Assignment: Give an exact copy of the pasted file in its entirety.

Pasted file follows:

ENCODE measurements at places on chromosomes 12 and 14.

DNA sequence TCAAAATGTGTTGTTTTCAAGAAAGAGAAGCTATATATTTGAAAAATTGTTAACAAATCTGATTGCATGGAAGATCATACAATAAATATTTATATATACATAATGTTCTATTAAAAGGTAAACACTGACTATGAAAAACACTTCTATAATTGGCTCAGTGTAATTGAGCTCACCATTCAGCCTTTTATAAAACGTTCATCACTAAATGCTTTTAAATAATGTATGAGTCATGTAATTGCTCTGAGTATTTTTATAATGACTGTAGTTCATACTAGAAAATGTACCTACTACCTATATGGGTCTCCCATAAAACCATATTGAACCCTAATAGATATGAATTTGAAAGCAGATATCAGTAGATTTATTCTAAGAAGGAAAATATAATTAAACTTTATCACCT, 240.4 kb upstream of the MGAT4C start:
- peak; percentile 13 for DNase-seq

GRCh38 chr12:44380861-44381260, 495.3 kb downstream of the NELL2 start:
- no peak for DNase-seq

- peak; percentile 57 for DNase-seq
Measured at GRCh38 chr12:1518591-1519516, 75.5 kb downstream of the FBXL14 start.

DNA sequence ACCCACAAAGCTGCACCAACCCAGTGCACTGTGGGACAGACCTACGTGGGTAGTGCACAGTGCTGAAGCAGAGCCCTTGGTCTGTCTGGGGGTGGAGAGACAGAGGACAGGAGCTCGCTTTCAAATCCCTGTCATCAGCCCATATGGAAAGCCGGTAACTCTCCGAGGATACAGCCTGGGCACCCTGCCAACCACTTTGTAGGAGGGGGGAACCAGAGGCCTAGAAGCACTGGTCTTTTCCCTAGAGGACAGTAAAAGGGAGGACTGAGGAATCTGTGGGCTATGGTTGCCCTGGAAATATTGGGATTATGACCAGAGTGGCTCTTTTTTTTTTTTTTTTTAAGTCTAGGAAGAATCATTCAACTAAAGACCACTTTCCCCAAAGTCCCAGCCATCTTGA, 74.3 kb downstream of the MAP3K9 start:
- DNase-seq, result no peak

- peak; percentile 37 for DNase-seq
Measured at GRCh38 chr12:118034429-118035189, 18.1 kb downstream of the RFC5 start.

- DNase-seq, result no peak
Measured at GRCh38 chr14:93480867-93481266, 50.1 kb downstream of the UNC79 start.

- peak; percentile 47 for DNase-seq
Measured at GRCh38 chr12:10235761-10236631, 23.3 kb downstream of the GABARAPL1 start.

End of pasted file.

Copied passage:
ENCODE measurements at places on chromosomes 12 and 14.

DNA sequence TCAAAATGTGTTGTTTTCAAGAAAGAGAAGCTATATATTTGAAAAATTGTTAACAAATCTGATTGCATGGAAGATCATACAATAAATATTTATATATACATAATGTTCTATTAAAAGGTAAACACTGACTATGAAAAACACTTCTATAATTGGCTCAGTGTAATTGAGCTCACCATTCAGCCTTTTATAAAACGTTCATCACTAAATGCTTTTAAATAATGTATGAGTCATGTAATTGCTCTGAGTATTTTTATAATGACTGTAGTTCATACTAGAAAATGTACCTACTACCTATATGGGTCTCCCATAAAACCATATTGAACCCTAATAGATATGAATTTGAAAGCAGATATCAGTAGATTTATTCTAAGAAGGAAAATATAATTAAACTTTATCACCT, 240.4 kb upstream of the MGAT4C start:
- peak; percentile 13 for DNase-seq

GRCh38 chr12:44380861-44381260, 495.3 kb downstream of the NELL2 start:
- no peak for DNase-seq

- peak; percentile 57 for DNase-seq
Measured at GRCh38 chr12:1518591-1519516, 75.5 kb downstream of the FBXL14 start.

DNA sequence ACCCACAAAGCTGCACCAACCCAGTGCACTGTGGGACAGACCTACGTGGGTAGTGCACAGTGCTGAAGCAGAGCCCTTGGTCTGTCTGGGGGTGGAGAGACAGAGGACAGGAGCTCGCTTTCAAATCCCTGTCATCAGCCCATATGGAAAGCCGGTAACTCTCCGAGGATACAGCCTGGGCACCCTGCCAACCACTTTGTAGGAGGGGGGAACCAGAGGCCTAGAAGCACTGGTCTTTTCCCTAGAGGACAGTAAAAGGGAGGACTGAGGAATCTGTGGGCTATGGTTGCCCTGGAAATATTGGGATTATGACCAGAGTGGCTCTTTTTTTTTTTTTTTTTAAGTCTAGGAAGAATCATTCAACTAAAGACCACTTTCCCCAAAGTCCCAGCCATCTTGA, 74.3 kb downstream of the MAP3K9 start:
- DNase-seq, result no peak

- peak; percentile 37 for DNase-seq
Measured at GRCh38 chr12:118034429-118035189, 18.1 kb downstream of the RFC5 start.

- DNase-seq, result no peak
Measured at GRCh38 chr14:93480867-93481266, 50.1 kb downstream of the UNC79 start.

- peak; percentile 47 for DNase-seq
Measured at GRCh38 chr12:10235761-10236631, 23.3 kb downstream of the GABARAPL1 start.